Frank likes to tease me about the lengths to which I will go to save money where groceries are concerned. Maybe I’ve just heeded the advice of my best cooking mentors, or maybe it’s all those years of working in restaurants, or maybe I’m just obsessed with the crime of waste, but either way, I have picked up some funny habits in my (nearly) 30 years.
1. Saving Energy. When the oven is hot, especially when it’s up to a really high heat, I like to make the most of it. I try to time things closely, especially with my teeny-tiny Irish oven, so that each dish goes in for the right amount of time at the right temperature without leaving any long spaces in between. If I’m making a roast, I try to take advantage of that heat and cook my veggies in the oven, too, and later I might throw in a dessert or a tray of cookies after the main course is done.
I do tend to take this too far on occasion… and I’m used to the eye rolls of my husband when I’m “throwing together” something to use up some more of that hot oven’s energy… but have somehow forgotten that my own dinner is sitting cold on the table or the fact that it’s now past Evelyn’s bedtime. Just because the oven is on doesn’t mean I need to make everything NOW, as if a nuclear disaster is mere moments away.
2. Wasting Fresh Fruit or Vegetables. The most expensive thing we buy at the market or grocery store, next to meat, is our fresh fruit and veg. I feel like crying each time I have to put a bunch of once-lovely produce on the compost heap. This is one thing I need to work on – while waiting for things to ripen, I forget about them for too long and they end up in the bin. Potatoes and garlic sprout in the cupboard, Ginger goes mouldy in the fridge, half a cabbage or celeriac get neglected just a day or two too long and can’t be rescued. I try to freeze wilting herbs or berries I haven’t got time to use, but even then I sometimes forget about them in the freezer and have to throw them away anyway! Tragic.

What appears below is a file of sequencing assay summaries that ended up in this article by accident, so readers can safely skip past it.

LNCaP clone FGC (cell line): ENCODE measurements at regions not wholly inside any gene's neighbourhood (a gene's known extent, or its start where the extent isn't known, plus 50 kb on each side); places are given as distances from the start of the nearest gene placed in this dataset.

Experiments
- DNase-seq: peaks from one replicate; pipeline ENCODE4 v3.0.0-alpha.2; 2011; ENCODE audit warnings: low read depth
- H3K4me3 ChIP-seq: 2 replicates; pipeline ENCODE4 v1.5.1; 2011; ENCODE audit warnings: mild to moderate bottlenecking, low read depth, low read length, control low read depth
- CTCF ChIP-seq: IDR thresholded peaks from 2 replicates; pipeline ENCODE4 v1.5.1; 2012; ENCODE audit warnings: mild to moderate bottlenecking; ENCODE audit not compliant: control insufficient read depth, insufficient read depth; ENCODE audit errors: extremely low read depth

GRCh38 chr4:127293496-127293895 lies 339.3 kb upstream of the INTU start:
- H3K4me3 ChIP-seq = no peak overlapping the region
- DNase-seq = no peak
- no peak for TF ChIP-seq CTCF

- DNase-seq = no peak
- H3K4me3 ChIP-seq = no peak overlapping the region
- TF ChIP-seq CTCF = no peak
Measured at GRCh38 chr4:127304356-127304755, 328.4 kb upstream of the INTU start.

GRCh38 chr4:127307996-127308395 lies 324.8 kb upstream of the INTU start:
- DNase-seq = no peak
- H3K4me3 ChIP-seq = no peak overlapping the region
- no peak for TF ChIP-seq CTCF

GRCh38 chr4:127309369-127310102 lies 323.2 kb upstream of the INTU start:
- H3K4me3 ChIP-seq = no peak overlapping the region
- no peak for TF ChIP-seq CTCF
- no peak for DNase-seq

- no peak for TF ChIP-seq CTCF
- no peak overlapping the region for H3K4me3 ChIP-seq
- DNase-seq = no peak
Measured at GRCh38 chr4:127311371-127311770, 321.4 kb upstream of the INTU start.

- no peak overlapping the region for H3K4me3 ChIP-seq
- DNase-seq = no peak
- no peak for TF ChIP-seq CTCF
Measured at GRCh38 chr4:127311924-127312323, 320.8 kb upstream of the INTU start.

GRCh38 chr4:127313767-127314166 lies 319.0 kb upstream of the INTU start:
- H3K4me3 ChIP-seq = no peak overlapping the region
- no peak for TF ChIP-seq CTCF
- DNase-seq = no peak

Where I sort of contradict myself on this one is when I buy produce off the clearance shelf, excited about getting a bargain and making something delicious. I’m not necessarily saving money, though, because my plan is usually one that requires other expensive ingredients like butter, sugar, eggs, vanilla, booze and/or nuts. I won’t lie to you, most of my Food Saviour Complex is actually a selfish desire to bake something highly caloric. 🙂 I think all of my fruit and veg waste problems would be solved if I just learned to eat raw, eat fresh more often.
3. Cheap meat. This is one I’ve had to learn about the hard way. I am NOT an advocate of buying the cheapest, meanest cuts of meat to save money but sacrifice on taste, texture and nutritional value. I’ve been down that road and let me tell you, some kinds of meat will never be coaxed into tender submission, no matter how much pounding, basting or roasting you put in. Grissle will always be grissle – this I know, growing up on a diet of mainly deer, antelope, elk and moose. In the lean years, my mom did her best to serve us something nice from the pressure cooker, but when a deer is little and skinny and tough, no amount of chewing will ever make that lump of flesh go down your throat. (I’ve also had some tremendous meals made from fatter, healthier game meat, and I am always pining for one of my mom’s venison steak sandwiches!)